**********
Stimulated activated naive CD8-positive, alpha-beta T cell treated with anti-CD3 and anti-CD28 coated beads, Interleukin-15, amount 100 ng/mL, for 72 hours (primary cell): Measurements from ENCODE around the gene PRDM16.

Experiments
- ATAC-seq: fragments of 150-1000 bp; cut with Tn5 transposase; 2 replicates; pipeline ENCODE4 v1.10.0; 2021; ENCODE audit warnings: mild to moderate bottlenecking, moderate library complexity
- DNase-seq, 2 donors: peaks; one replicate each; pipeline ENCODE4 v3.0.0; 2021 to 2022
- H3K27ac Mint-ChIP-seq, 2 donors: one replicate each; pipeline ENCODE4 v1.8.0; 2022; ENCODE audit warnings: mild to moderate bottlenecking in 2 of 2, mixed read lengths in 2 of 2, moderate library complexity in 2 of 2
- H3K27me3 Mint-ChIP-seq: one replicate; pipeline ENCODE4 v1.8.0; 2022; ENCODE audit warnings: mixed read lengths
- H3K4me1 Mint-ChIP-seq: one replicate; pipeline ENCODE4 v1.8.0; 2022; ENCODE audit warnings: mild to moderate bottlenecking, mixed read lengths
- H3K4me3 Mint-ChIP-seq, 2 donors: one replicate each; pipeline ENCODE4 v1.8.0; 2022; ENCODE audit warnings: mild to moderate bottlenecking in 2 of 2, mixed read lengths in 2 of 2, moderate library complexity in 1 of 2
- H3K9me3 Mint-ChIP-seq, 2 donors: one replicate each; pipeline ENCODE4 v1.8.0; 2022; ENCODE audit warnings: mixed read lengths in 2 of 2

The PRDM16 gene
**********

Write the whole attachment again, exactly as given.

Stimulated activated naive CD8-positive, alpha-beta T cell treated with anti-CD3 and anti-CD28 coated beads, Interleukin-15, amount 100 ng/mL, for 72 hours (primary cell): Measurements from ENCODE around the gene PRDM16.

Experiments
- ATAC-seq: fragments of 150-1000 bp; cut with Tn5 transposase; 2 replicates; pipeline ENCODE4 v1.10.0; 2021; ENCODE audit warnings: mild to moderate bottlenecking, moderate library complexity
- DNase-seq, 2 donors: peaks; one replicate each; pipeline ENCODE4 v3.0.0; 2021 to 2022
- H3K27ac Mint-ChIP-seq, 2 donors: one replicate each; pipeline ENCODE4 v1.8.0; 2022; ENCODE audit warnings: mild to moderate bottlenecking in 2 of 2, mixed read lengths in 2 of 2, moderate library complexity in 2 of 2
- H3K27me3 Mint-ChIP-seq: one replicate; pipeline ENCODE4 v1.8.0; 2022; ENCODE audit warnings: mixed read lengths
- H3K4me1 Mint-ChIP-seq: one replicate; pipeline ENCODE4 v1.8.0; 2022; ENCODE audit warnings: mild to moderate bottlenecking, mixed read lengths
- H3K4me3 Mint-ChIP-seq, 2 donors: one replicate each; pipeline ENCODE4 v1.8.0; 2022; ENCODE audit warnings: mild to moderate bottlenecking in 2 of 2, mixed read lengths in 2 of 2, moderate library complexity in 1 of 2
- H3K9me3 Mint-ChIP-seq, 2 donors: one replicate each; pipeline ENCODE4 v1.8.0; 2022; ENCODE audit warnings: mixed read lengths in 2 of 2

The PRDM16 gene